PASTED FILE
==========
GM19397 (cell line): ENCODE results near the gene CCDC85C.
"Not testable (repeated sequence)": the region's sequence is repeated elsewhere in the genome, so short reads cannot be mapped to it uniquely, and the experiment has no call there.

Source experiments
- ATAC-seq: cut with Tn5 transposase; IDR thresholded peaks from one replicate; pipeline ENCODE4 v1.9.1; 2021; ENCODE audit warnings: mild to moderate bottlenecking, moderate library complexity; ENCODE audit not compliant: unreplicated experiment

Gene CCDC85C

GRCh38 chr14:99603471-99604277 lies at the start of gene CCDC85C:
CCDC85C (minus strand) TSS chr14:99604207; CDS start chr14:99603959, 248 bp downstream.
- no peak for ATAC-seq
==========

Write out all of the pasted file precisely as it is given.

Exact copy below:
GM19397 (cell line): ENCODE results near the gene CCDC85C.
"Not testable (repeated sequence)": the region's sequence is repeated elsewhere in the genome, so short reads cannot be mapped to it uniquely, and the experiment has no call there.

Source experiments
- ATAC-seq: cut with Tn5 transposase; IDR thresholded peaks from one replicate; pipeline ENCODE4 v1.9.1; 2021; ENCODE audit warnings: mild to moderate bottlenecking, moderate library complexity; ENCODE audit not compliant: unreplicated experiment

Gene CCDC85C

GRCh38 chr14:99603471-99604277 lies at the start of gene CCDC85C:
CCDC85C (minus strand) TSS chr14:99604207; CDS start chr14:99603959, 248 bp downstream.
- no peak for ATAC-seq